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Am J Gastroenterol. 1999 Jul;94(7):1802-7.

Assessment of esophageal emptying post-pneumatic dilation: use of the timed barium esophagram.

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1
Center for Swallowing and Esophageal Disorders, Department of Gastroenterology, Cleveland Clinic Foundation, Ohio 44195, USA.

Abstract

OBJECTIVES:

The reported success rate of pneumatic dilation in patients with achalasia varies from 50% to 93%. This wide variability may be due to using symptom relief post-dilation as the only assessment of success. There are no studies comparing subjective symptom improvements to objective improvement in esophageal emptying after pneumatic dilation.

METHODS:

Patients with achalasia undergoing pneumatic dilation from 1995 to 1997 were evaluated. Pre- and post-dilation symptoms were recorded using a standardized scoring system. Barium column height was measured 1 min and 5 min after upright ingestion to assess esophageal emptying. Based on percentage of total symptom and barium height improvement post-dilation, patients were grouped according to one of nine outcomes; the association between subjective and objective parameters of improvement was tested.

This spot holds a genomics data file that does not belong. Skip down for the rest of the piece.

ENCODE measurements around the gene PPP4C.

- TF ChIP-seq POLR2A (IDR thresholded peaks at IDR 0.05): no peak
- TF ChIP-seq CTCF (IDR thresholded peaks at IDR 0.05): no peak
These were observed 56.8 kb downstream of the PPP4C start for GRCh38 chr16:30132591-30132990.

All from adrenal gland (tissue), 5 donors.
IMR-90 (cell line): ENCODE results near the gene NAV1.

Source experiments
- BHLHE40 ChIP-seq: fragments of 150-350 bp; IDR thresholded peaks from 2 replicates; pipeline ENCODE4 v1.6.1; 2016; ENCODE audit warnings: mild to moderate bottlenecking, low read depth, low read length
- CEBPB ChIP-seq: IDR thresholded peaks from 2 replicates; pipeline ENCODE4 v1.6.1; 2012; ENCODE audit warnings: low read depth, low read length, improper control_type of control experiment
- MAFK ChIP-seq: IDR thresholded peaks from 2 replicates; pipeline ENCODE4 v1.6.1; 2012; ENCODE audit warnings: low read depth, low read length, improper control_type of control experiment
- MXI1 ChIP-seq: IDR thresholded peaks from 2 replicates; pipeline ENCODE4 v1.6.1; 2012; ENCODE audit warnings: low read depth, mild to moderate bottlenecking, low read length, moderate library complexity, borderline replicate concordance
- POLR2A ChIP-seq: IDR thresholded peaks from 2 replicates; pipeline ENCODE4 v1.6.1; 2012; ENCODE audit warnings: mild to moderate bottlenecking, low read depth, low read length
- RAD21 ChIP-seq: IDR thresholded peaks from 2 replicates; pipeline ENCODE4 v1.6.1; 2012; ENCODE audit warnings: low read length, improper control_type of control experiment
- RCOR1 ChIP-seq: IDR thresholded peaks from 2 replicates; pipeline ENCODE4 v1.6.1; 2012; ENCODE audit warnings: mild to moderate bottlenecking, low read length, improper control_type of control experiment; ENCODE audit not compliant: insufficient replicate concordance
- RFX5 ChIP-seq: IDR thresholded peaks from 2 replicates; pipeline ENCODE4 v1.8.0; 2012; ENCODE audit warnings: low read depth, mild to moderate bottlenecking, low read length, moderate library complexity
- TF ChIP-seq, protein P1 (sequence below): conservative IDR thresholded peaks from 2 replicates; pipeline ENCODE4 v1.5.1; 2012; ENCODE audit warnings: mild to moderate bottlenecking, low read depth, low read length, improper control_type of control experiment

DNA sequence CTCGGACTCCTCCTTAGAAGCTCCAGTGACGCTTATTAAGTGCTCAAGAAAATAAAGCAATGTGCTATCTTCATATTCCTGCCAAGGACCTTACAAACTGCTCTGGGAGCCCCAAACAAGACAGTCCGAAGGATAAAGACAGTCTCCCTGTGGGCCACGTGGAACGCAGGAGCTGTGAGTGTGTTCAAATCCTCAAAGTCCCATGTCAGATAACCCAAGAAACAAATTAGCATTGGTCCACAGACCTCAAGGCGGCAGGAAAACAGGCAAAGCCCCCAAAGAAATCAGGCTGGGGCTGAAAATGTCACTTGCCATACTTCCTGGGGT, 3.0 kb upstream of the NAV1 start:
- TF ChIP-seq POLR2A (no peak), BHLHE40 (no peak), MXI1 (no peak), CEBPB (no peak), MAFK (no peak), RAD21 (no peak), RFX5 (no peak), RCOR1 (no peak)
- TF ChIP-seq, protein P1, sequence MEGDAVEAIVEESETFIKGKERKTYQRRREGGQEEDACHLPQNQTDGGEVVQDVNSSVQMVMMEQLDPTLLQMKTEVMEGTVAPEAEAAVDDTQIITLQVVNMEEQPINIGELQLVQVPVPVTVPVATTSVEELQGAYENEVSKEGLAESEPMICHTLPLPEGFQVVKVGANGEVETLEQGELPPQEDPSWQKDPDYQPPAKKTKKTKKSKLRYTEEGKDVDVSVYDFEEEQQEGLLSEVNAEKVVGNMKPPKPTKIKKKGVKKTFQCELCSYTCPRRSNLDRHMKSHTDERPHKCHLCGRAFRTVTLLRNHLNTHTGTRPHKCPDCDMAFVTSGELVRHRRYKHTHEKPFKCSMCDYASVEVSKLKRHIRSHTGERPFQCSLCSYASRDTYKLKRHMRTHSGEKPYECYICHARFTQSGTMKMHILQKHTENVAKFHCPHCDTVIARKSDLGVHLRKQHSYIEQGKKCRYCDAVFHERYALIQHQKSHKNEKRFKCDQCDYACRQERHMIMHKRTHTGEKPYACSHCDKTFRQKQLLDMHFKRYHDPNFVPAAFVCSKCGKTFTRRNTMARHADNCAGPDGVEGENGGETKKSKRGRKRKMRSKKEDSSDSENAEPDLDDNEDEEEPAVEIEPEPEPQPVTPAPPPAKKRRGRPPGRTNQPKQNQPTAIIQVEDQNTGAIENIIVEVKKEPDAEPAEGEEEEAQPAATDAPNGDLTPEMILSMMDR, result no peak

RESULTS:

A total of 37 patients underwent 53 pneumatic dilations. There was a significant association (p < 0.001) between improvement in patient symptoms and barium height. In 38 of 53 (72%) pneumatic dilations, the degree of symptom and barium height improvement was similar. Near complete symptom resolution was reported after 26 dilations. In eight of 26 (31%) patients however, there was < 50% improvement in barium height (group A). Compared with the 16 patients with 91-100% improvement in both symptoms and barium height (group B), forward stepwise regression identified age as the only difference between the two groups, with group A patients being significantly (p = 0.04) older.

CONCLUSIONS:

Objective assessment of esophageal emptying pre- and post-dilation identifies an important subset of patients with poor esophageal emptying who report near complete symptom resolution. This group may benefit from any early repeat pneumatic dilation.

[Indexed for MEDLINE]

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